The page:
From a cash-strapped no-hoper to a La Liga high-flyer: The remarkable rise of SD Eibar

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In a footballing world dominated by money, only the clubs that heavily invest in their team have the best chance of hitting their targets. One La Liga side however, are showing that it’s not about how much money you have, but how you use it.

Looking at the high rise apartments towering over the main stand, you’d be forgiven for thinking this a team that are anywhere near the top of the Spanish football pyramid. But you’d be wrong. Instead this 8,000 seater stadium is home to a top 10 Spanish side, and one of the best run and growing clubs in Europe.

Following promotion to La Liga in 2014 for the first time in their 78 year history, SD Eibar are on course to achieve their 3rd consecutive top half finish in Spain’s top flight. An achievement made even more remarkable by the hurdles the club has faced in times gone by.

In fact, it is difficult to believe the Eibar of today are the same team that as little as 6 years ago, were saving money in any way they could. Even for their promotion celebrations, the team brought unused confetti from Barcelona’s La Liga celebrations, with whom they share the famous kit colours, to ensure they were not spending too much on confetti themselves.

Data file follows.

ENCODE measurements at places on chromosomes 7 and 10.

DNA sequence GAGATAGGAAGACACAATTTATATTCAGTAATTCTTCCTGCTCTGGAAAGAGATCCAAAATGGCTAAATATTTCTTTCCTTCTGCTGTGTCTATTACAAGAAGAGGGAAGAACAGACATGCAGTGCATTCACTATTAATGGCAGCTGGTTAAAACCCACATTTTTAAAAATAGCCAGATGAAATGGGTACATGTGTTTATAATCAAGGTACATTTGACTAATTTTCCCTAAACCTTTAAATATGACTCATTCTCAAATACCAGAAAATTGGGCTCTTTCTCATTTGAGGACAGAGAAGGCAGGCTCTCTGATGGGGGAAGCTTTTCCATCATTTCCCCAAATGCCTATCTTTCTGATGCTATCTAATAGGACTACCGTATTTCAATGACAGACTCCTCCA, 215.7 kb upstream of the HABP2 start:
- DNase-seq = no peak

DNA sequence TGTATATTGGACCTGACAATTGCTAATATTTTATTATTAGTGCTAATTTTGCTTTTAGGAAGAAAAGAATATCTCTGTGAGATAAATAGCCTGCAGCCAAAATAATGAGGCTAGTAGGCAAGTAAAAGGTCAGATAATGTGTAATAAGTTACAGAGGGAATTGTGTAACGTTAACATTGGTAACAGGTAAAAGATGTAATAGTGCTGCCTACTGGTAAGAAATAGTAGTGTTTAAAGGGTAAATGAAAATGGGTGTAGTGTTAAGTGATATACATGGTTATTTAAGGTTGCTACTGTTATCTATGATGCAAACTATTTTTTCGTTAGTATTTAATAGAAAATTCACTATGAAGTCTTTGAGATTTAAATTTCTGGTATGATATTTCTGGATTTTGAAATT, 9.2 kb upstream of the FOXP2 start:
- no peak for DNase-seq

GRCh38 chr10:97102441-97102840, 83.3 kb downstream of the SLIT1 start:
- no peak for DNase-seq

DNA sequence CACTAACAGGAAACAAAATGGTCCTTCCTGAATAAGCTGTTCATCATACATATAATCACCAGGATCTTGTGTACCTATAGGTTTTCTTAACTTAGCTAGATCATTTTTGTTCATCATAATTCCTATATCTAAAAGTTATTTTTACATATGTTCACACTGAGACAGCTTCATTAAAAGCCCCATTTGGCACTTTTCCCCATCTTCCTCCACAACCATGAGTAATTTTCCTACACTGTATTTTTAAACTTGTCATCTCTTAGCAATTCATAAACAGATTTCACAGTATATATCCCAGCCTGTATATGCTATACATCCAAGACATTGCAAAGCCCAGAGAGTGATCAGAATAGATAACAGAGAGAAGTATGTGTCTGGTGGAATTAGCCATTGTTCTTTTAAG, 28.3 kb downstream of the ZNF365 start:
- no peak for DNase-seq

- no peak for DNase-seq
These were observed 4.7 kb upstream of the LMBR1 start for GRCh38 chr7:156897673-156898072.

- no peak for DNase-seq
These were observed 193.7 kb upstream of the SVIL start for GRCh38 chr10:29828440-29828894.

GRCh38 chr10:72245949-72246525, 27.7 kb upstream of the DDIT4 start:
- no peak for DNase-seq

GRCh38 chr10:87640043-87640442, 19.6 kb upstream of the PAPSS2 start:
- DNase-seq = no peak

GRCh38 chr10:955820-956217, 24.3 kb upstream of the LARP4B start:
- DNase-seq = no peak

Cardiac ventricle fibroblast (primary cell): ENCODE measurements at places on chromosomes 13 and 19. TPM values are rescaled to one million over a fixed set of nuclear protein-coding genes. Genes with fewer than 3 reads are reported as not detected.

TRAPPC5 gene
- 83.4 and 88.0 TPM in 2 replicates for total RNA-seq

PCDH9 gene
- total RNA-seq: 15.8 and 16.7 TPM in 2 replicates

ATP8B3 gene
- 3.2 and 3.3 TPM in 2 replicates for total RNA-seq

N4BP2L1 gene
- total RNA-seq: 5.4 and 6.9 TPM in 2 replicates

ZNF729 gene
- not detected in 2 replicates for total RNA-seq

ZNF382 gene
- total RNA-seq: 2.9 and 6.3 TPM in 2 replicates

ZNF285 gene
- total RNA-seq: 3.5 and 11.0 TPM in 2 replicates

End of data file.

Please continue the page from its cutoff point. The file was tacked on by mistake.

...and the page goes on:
Situated in Basque Country in Northern Spain, Eibar were, until Huesca’s recent promotion, the smallest club ever to have played in Spain’s top flight. With a population of just 27,000, the city’s residents could sit in Real Madrid’s iconic Bernabeu stadium, and fill it by just one-third.

It was an initiative set up in 2014 however, that has given Los Armeros the foundations to become one of the best run and sustainable clubs in Spain. An initiative that saw the club saved by fans from all over the world.

Following a number of seasons in Spains third-tier, and with no training ground, the club would reach the heights of La Liga quicker than they had ever dreamed of, earning back to back promotions in 2013 and 2014. Fans celebrated throughout the region as those that had grown up watching the likes of Messi and Ronaldo on their TV’s, would soon be watching them gracing the turf at their very own 8,000 capacity Ipurua Municipial stadium. The quick promotions though would immediately come at a price, which would threaten to throw the club straight back into the lower divisions before a ball had even been kicked.